Of the 33 manuscripts or self-published books submitted for this year’s award, three books stood out for general writing strength, beauty of language, innovative structure, solid themes, riveting plots, strong conflicts and memorable characterisations. These three books in order of their awards, Children of the Spider, The Dolphin Catchers and Dancing in the Rain all transcended Caribbean literature and became world literature that displayed a dazzling mix of genres.
Richard said, “Dancing’s strengths are its internal conflict and main character, its sense of incident or plot arc, and the conviction of its main character. Spider’s strengths are pace, language and surprise. I value surprise when I am reading, and that book genuinely surprised me a couple of times. It was never boring.
When it comes to judging a good book in general, Richard said, “I read for voice, character, language, incident, pace, probably in that order. But the sum of these, the overarching thing I want more than anything in a story, is conviction. Believability. Do the characters sound authentic? Are their motives credible? Are the pictures clear? Are the incidents believable and yet surprising enough to keep me interested? Do I want to keep reading? When I finish, am I satisfied? Our three titles are the best of the lot. They all have conviction.
Verna said, “The Dolphin Catchers offers rhythmic writing that is sharp and concise. There is dramatic tension with enough emotion to hold the attention of young adult reader along with excellent social commentary without patronising the poor. Dancing in the Rain benefits from good description and a sense of foreboding, leaving the reader to want more. Children of the Spider is a magical story. The characterisation is strong and holds throughout. In the Yong Adult (YA) category, it might be an idea for us all to remember that ‘teens ain’t what they used to be!’”
Aspiring writers should take note of Verna’s comments about the submissions in general: “It was obvious that all the writers had varying and interesting ideas for a novel, but were mostly failing on the technicalities of executing the ideas effectively. Publishing is a business after all, and publishers are searching for good stories to sell well for profit. I believe that good Caribbean stories have universal appeal and would sell inside and outside the Caribbean.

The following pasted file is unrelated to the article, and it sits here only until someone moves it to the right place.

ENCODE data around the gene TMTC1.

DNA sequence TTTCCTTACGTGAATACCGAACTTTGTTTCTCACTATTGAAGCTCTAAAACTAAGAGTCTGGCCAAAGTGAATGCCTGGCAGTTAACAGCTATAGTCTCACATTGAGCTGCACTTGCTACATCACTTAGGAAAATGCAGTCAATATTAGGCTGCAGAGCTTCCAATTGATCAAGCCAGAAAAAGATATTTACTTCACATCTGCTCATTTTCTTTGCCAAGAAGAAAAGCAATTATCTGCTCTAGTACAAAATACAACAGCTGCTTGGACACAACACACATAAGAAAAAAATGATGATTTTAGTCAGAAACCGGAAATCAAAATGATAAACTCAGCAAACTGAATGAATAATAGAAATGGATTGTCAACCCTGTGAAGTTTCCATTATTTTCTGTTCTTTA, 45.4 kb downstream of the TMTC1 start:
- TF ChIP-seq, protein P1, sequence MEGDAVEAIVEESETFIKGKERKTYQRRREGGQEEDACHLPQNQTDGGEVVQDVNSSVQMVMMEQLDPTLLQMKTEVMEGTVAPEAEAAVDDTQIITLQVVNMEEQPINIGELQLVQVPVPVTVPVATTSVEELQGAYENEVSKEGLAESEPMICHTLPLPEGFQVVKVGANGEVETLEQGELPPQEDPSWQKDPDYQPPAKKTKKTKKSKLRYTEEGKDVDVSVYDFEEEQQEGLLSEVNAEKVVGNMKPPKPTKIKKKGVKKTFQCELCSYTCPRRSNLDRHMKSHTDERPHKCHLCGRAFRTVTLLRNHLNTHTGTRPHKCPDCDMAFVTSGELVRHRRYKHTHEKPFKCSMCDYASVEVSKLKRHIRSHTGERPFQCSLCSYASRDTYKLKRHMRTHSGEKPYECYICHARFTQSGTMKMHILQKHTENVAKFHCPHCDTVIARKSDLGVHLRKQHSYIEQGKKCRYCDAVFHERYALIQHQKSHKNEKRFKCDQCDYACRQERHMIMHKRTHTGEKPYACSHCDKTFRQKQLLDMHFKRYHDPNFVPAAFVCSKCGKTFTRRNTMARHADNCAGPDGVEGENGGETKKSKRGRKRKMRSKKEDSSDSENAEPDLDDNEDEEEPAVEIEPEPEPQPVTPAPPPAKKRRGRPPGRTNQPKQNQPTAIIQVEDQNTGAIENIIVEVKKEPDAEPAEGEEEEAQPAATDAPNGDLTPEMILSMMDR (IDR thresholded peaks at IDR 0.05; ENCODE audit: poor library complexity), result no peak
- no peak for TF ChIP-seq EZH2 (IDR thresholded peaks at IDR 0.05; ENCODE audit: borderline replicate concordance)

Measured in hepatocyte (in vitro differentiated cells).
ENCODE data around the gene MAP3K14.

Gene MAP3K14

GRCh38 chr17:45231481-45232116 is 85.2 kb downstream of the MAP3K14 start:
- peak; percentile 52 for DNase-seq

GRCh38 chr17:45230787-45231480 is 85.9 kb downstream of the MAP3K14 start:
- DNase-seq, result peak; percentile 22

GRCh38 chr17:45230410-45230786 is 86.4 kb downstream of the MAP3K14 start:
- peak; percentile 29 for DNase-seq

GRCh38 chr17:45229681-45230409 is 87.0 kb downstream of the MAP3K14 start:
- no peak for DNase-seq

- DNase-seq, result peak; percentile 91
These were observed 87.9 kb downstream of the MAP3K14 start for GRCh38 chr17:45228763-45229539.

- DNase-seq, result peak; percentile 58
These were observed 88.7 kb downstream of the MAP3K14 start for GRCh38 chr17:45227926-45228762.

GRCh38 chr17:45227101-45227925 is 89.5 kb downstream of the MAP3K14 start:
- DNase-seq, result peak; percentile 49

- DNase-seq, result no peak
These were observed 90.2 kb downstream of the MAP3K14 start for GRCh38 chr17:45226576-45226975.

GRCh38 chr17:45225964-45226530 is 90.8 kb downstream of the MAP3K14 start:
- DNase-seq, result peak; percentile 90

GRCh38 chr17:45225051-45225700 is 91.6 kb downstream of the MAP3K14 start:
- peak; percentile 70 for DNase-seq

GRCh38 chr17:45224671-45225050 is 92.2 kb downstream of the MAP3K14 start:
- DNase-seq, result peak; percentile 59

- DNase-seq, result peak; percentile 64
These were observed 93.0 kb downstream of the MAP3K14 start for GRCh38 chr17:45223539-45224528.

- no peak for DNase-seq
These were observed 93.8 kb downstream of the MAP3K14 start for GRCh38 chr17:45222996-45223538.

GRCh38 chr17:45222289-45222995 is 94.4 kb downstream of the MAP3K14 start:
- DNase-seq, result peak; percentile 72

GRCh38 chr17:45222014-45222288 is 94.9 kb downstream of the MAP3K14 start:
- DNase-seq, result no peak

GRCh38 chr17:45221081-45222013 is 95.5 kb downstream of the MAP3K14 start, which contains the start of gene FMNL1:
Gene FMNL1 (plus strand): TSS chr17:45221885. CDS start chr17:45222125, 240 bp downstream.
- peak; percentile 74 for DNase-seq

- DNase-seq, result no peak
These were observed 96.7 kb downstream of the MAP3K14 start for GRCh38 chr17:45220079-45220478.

Joanne said, “Sometimes there’d be a good premise but maybe too much exposition and not enough forward movement - one of the things that set Children of the Spider apart from other submissions in that genre. Sometimes there was an interesting story idea, but the writing itself felt flat — something which sets Dancing in the Rain apart. Sometimes, there was a lot going on with no engaging character to solidly anchor it — Dolphin had a lot of them beat in that regard — that plus the rhythm of it seduced me into being invested in the story so that I wanted to get to the end not just because I had to, but because I had to know. There were some other stories that had possibility, and really interesting moments, where the writing felt alive, but they didn’t sustain it…and often for me there was just no… magic.”
“One of the things I thought Dolphin did well, by the way, was even when it shifted to the grandfather’s perspective, it was his memories of a younger self so that it still felt like a perspective relatable to a Caribbean teen, said Joanne.
As for me… I found that a third of the manuscripts had poor or lacklustre language. The themes of family, the environment and loss propelled the winners forward. The energy of The Dolphin Catchers comes from the boy’s determination to find his grandfather and the subtle, unspoken theme of perseverance.
Dancing in the Rain captures that agonising and unfair position that so many children or Young Adults face in terms of feeling responsible for their parents’ happiness. Children of the Spider feels like the natural magic of the Caribbean that we don’t see anymore, and it offers a future for Wilson Harris’s magical realist voice.
There is no doubt that the winning novels created a sense of energy by mastering the literary elements that they converted into something magical.